The ProGanics BSM was hydraulically applied evenly across the site with the customized native seed mix that Frazer designed, along with an oat cover crop. After the topsoil alternative and seed were in place, Flexterra HP-FGM was hydraulically applied to protect the seed and soil from erosive forces. Flexterra HP-FGM is greater than 99-percent effective at controlling erosion and has a functional longevity of up to 18 months. Both of these parameters are important considerations for native seeding, as it’s imperative that the slow-germinating, native seed remains in place until they’re ready to establish.
In areas where shallowslip planes and sloughing was noted, permanent, High-Performance Turf Reinforcement Mats (HP-TRMS) were installed (above) with Percussion Driven Earth Anchors (PDEAs). The hightensile-strength matting secures the soil in place, and the anchor portion of the PDEAs are installed through the slip plane (below), ensuring the securing point is below the unstable material.
Kendall Kulig and the Kulig Contracting team was tasked with executing the plans and installing the materials. Their extensive knowledge and experience of installing hydraulically applied materials ensured the plan would be executed seamlessly.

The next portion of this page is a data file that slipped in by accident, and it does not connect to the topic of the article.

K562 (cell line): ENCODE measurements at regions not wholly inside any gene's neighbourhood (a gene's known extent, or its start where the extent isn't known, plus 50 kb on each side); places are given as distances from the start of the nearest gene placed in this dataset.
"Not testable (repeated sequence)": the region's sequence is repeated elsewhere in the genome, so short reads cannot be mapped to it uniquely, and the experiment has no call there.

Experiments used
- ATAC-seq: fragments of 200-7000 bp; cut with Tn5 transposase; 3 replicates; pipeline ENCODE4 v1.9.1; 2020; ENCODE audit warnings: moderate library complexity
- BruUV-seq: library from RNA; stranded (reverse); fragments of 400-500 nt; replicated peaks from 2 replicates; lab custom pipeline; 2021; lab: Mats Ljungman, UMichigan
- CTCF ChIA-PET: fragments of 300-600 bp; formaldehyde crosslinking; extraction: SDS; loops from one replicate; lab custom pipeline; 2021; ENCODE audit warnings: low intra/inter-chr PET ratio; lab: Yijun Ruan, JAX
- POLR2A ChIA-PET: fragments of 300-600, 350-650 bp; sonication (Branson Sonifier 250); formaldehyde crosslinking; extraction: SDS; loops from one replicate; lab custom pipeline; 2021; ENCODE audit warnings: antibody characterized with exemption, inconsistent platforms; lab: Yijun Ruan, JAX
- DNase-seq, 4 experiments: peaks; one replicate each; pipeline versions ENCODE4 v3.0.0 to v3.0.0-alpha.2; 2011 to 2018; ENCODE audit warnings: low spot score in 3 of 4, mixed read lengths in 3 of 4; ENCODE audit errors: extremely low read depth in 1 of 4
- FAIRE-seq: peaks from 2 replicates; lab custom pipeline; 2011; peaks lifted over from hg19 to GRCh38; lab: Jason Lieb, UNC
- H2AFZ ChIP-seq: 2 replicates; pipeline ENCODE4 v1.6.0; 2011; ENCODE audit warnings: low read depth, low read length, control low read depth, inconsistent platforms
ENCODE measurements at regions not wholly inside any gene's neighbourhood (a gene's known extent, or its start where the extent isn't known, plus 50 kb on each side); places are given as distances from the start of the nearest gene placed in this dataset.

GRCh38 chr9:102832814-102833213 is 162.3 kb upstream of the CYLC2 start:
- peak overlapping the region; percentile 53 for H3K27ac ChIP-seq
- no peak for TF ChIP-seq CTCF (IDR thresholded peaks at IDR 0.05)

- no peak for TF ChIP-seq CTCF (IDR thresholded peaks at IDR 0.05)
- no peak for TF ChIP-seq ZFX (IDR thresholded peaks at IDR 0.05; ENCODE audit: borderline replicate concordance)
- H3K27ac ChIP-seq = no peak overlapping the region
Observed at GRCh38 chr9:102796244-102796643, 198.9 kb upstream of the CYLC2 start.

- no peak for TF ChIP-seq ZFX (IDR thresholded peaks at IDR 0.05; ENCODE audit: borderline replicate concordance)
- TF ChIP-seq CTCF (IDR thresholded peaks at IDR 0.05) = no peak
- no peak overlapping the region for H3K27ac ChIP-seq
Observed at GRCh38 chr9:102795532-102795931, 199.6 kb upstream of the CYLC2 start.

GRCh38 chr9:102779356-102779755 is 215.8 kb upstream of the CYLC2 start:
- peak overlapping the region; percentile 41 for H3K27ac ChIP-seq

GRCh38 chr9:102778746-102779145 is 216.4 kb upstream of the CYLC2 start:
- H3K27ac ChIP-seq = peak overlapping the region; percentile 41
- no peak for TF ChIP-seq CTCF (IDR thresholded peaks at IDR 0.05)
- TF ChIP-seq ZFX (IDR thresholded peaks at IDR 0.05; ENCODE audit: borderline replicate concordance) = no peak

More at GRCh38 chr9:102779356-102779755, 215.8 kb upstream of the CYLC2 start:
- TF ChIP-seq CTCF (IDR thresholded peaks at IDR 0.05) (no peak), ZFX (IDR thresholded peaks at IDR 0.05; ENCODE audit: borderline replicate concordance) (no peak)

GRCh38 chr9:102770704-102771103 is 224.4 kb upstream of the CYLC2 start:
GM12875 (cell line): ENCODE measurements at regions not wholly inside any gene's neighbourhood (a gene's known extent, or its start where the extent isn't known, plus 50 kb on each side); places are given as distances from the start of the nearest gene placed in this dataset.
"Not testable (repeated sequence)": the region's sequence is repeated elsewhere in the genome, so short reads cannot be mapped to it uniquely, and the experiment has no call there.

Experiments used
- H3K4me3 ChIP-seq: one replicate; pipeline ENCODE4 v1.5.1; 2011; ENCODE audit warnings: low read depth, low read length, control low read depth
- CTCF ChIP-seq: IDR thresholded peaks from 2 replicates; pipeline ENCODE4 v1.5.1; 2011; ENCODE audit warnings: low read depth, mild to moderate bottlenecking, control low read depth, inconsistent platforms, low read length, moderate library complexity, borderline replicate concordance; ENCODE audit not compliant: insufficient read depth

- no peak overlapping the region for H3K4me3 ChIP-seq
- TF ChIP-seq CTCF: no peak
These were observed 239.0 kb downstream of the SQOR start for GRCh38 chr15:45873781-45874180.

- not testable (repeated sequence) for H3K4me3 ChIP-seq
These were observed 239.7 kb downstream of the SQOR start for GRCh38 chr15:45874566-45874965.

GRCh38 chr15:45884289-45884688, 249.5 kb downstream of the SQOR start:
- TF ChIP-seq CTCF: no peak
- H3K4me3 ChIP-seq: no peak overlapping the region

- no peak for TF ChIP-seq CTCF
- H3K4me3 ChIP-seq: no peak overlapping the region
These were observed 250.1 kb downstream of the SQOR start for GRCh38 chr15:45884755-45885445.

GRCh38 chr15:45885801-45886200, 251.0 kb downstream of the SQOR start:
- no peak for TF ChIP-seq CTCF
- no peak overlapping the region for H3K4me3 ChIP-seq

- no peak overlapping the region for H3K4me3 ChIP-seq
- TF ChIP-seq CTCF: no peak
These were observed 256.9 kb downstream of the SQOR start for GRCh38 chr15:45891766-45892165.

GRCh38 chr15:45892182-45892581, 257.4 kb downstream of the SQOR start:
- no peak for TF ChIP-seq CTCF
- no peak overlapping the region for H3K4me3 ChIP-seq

Bluffs That Will Last
With all of the plans successfully executed and the BMPs installed, it was a “waiting game” of inspection, maintenance and monitoring. The oat cover crop established evenly across the site and was mowed to ensure the native species would get the required sunlight and soil temperatures for germination. This mowing also prevented latent (banked) annual weed seeds from seeding and further proliferating.
As designed, native vegetation began flourishing later in the season, and the site will continue to develop as a variety of species applied to the site will continue to germinate and establish in future growing seasons. Through proper monitoring and maintenance, the Lake Michigan bluffs on Concordia University’s campus will be a relished feature for both the students and the public for many years to come.
HP-FGM erosion-control material is visible shortly after application in May 2018 (top left). Full vegetation establishment was seen less than three months later (top right), and a June 2019 picture shows how the vegetation has since grown (bottom).